Weekend Reading

May 16th 2021

Human sacrifice of the week

Just as those who trade and invest in property or beef or AI open up the Financial Times to be informed on the important things happening in their world, the oversubscribed and hyper competitive lower ranks of the educated creative and knowledge economy need to keep up to date with the fluctuations in the prestige values they need to survive in theirs. This is what Twitter and the liberal press is for. The clearest measure of how the prestige markets are doing can be gleaned from the news of who is being cancelled at any given time. This week it has been Antonio Garcia-Martinez. To cut a long and familiar story short, a supposedly sexist passage was unearthed from his 2016 bestseller Chaos Monkeys.

Matt Taibbi has detailed it all here. What’s interesting about this piece though is the personal note it ends on. A project to cancel Taibbi went on for years over a similar kind of thing. He apologized and then, as far as I could see, just avoided the topic as much as possible for years until it eventually sort of went away. I wondered how he must have privately felt. Did he not want to vengefully lash out? I also understand the desire to just move on or the fear that even mentioning it would give opponents a chance to reopen it all over again. Anyway, he ended by saying:

“When I was caught up in my own cancelation episode, I was devastated, above all to see the effect it had on my family. Unlike Garcia-Martinez, I had past writings genuinely worth being embarrassed by, and I felt that it was important, morally and for my own mental health, to apologize in public. I didn’t fight for my career and reputation, and threw myself on the mercy of the court of public opinion.

I now know this is a mistake. The people who launch campaigns like this don’t believe in concepts like redemption or growth. An apology is just another thing they’d like to get, like the removal of competition for advancement. These people aren’t idealists. They’re just ordinary greedy Americans trying to get ahead, using the tactics available to them, and it’s time to stop thinking of stories like this through any other lens.”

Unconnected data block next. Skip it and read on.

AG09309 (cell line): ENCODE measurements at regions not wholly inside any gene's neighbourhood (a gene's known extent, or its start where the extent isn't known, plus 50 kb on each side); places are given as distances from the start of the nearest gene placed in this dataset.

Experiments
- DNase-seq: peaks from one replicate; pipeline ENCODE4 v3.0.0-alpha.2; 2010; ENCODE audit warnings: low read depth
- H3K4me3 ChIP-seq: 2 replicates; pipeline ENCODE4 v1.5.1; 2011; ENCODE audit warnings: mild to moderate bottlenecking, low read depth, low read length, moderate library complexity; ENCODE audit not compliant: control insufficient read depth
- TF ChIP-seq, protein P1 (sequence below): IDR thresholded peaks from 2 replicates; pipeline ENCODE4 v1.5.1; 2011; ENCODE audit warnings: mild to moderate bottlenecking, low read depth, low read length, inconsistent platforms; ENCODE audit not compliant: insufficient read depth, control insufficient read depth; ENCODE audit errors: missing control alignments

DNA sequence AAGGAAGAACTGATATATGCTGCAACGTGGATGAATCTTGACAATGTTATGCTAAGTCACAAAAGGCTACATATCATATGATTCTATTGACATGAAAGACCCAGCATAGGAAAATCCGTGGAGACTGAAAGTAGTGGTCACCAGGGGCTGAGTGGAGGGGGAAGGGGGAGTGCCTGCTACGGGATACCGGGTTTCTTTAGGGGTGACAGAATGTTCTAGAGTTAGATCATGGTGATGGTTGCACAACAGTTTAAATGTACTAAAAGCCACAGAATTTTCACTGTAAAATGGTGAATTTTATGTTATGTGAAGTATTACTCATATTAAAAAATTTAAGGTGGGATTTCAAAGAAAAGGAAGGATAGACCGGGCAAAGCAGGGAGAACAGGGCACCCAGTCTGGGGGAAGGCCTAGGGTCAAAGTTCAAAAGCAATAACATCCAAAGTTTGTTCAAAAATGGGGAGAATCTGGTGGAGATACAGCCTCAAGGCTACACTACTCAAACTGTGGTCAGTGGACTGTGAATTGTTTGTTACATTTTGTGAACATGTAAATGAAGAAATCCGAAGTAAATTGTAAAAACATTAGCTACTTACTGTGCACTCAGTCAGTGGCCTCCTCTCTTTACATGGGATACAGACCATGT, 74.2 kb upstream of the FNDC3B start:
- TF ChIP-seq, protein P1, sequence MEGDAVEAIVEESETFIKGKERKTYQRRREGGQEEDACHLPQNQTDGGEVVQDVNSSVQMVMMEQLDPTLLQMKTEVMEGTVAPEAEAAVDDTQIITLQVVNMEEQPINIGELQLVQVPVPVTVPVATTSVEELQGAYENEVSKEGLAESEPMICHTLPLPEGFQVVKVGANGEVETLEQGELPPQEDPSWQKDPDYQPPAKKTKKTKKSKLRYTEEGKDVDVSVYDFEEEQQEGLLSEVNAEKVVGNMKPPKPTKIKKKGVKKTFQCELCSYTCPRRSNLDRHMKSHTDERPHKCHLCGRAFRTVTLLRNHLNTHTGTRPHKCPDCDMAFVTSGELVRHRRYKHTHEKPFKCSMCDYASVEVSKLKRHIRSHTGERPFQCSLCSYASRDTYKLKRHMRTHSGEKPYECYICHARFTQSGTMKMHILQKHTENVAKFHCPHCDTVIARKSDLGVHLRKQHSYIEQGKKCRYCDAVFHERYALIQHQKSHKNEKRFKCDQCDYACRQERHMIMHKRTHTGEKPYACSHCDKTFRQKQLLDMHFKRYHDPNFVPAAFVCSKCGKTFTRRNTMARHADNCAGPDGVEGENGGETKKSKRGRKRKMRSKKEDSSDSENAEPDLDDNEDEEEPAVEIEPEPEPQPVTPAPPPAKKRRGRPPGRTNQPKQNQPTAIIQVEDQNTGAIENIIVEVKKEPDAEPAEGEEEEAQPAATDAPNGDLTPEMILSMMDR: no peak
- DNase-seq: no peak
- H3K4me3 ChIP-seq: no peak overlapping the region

I’m glad Taibbi stuck around.

Why I Love Trains

I recently took a nine hour train journey in America. I didn’t want to deal with airports during the Covid crisis and train journeys really are the best way to know a country and to see how real its national wealth is. Everyone I mentioned it to commented on how strange and old fashioned this was. One stranger I talked to thought I might be going by train to avoid getting the new “Real ID” identification card. He said this was a wise way to travel from now on if so because the government were going to use these new ID cards to track and monitor us by micro chip. This is how ordinary Americans talk all the time now. Fear and distrust of the managers is everywhere.

I can see why Americans don’t love trains like Europeans do. The Amtrak is expensive and slow. The carriages are too dark and the windows are too small. I still absolutely loved it, certainly far more than any flight I’ve ever taken. It was like a nine hour meditation. I got to see the rivers and forests and all the small towns along the way. I was also reminded of this beautiful piece by Peter Hitchens called Why I Love Trains.

On Sahra Wagenknecht

Gregor Baszak has written about a new book by Sahra Wagenknecht in The Bellows that is causing the usual fighting and outrage on the German left and among the political establishment.

“Wagenknecht lays the blame for this stagnation at the feet of what she calls a ‘lifestyle left’ of mostly university-educated urbanites with “left liberal” persuasions that has captured her party no less than it has the Greens. This lifestyle left promises higher food and gas prices to combat climate change but has nothing to offer German workers in terms of better wages and job security. It is no wonder, she concludes, that these voters are increasingly turning toward the right-wing Alternative für Deutschland (Alternative for Germany)—just as much as working-class voters in America have turned out for Trump, in France for Marine Le Pen, and in Hungary for Viktor Orbán… To reverse course, Die Linke would need to defend the national sovereignty of the German state against global financial and corporate interests. This would mean reducing immigration to manageable levels in order to boost the bargaining power of low-wage workers.”

I think her opponents know she and anyone who starts to talk like this is close to a political formula that would be absolute dynamite if it really got organized. That’s why they fight her as hard as they do and why they can never give it an inch. I’ll be dusting off my terrible school-level German to read the book this week.

And lastly…

I’ve been listening to and highly recommend Alex Kaschuta’s interviews with interesting writers, which you can find on her Patreon here and her Substack here. I am by far the least impressive guest she’s had on.